Release Date: 18/03/2022

Cast: Akshay Kumar, Kriti Sanon, Arshad Warsi, Pankaj Tripathi, Jacqueline Fernandez 

Director: Farhad Samji

The fact that Farhad Samji has directed Bachchhan Paandey should tell you everything that you need to know about this film. If that is not enough, all you need to do is watch its trailer and you will know what to expect from this film. I feel nauseated at the fact that there are innumerable budding filmmakers in the country who are actually good storytellers and could have changed the cinema-scape of the country with their nuanced, poignant, Powerful, and entertaining stories but they are seldom successful in breaking the financial barriers.

On the other hand talentless and artistically bankrupt individuals like Farhad Samji get a free hand on their projects and they continually choose to make nonsensical and atrocious films that are insults to the intellect and sense of perception of the audiences who are lured into the theaters with promises of mass entertainment. Worst of all, these films bring down the overall expectations of the audiences from an otherwise old and illustrious industry like Bollywood to a level that makes films like Heropanti and Baaghi franchises feel socially and cinematically relevant. For this and a whole lot more, I hated Bachchhan Paandey.

Myra (Kriti Sanon), the unacceptably tall, fair, and beautiful daughter of a spot dada (played by Munnabhai MBBS’ Maksud Bhai) is insulted and kicked out a film project by a director who is unnecessarily crass, dismissive, and rude to her for no apparent reason. Myra decides to make her own film to create a splash in the industry and zeroes in on making it about a dreaded gangster, Bachchhan Paandey (Akshay Kumar) who is known for his unforgiving ways and insatiable desire for carnage. Myra recruits Vishu (Arshad Warsi) to aid her in her mission to write a script on Paandey and promises him a meaty role in the film. Sadly things don’t go according to plan and the two find themselves facing the business end of Paandey’s hammer.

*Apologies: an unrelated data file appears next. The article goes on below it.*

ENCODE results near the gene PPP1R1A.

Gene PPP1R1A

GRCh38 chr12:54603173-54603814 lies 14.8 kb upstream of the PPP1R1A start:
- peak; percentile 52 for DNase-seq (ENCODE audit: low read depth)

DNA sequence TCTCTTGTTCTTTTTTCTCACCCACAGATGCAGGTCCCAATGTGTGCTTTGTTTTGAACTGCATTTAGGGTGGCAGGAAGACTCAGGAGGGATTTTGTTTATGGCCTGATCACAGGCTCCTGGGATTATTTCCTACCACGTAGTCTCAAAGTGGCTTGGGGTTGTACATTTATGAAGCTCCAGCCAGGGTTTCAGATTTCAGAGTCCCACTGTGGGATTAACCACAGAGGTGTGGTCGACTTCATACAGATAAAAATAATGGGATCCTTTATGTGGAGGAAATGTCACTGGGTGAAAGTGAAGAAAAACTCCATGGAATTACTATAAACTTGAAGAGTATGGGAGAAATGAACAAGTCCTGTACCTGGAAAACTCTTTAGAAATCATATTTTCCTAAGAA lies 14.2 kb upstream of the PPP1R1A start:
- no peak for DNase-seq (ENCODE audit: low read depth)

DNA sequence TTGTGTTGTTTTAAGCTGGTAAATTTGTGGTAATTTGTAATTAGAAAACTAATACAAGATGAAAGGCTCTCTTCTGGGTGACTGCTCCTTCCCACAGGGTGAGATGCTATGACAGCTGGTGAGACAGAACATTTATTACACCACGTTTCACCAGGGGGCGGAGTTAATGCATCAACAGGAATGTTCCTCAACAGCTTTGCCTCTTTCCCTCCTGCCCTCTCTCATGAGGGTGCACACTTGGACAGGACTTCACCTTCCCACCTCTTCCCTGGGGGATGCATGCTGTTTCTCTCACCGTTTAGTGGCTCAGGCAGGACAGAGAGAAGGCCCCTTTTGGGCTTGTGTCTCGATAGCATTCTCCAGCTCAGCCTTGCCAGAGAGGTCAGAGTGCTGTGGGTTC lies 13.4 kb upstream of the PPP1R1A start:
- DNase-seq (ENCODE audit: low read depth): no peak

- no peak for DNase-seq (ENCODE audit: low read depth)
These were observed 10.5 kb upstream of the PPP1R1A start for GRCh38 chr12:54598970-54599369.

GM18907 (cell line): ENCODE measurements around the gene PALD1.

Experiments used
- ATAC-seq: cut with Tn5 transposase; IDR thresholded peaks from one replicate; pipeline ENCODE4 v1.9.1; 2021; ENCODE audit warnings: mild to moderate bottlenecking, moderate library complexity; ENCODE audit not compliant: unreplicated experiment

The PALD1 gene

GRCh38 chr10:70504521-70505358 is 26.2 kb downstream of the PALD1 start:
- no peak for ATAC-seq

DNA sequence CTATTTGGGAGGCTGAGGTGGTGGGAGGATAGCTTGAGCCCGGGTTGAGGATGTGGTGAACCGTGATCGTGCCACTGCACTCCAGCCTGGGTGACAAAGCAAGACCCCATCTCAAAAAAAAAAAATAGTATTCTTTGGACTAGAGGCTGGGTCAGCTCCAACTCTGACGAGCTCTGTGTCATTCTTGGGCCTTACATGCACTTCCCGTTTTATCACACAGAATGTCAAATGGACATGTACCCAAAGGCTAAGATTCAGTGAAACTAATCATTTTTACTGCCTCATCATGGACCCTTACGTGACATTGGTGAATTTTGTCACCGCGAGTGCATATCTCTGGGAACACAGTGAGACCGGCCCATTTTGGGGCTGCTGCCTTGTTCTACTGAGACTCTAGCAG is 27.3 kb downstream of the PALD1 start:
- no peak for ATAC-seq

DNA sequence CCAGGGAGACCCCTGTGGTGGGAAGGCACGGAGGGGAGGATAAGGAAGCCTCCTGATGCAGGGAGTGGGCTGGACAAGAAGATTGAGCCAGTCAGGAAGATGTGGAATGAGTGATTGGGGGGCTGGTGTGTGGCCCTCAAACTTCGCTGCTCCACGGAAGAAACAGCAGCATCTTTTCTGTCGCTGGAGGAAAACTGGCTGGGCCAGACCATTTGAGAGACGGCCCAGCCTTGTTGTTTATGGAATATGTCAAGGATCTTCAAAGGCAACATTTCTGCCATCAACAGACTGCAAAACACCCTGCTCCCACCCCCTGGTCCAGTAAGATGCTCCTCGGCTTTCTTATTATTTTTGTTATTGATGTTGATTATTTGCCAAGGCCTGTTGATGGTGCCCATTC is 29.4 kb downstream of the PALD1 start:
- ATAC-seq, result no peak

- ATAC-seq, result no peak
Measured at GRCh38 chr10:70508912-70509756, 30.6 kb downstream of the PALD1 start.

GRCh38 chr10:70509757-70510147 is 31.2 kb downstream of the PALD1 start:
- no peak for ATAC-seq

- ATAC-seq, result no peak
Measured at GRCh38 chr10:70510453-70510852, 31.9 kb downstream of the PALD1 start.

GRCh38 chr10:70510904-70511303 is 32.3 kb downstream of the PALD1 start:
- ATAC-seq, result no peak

As the film lumbered towards the interval, I was in a way hopeful of it being slightly better than other Farhad Samji films. That was because Samji hadn’t unleashed his full potential for the nonsensical up till then. Sadly, as soon as the film resumes, Samji’s Midas’ touch comes into play and an average film quickly spirals into being an obnoxious, loud, meaningless, and futile practice in filmmaking that demands its audiences to willfully swing with it tied to a silk thread that may come undone at any given moment.

From the moment, Myra and Vishu get inside the Paandey gang and kick start their film project; everything feels flimsy, impossible, and outright insult to the intellect of the audiences. Why would Pandey choose to make a caricature of himself? Why would he tolerate a character like the acting teacher played by Pankaj Tripathi to muscle him around for no valid reason? Would he be stupid enough to not even understand what was being extracted out of him in the guise of making a film that would further instill his fear among the masses and spread words of it out of his area of control?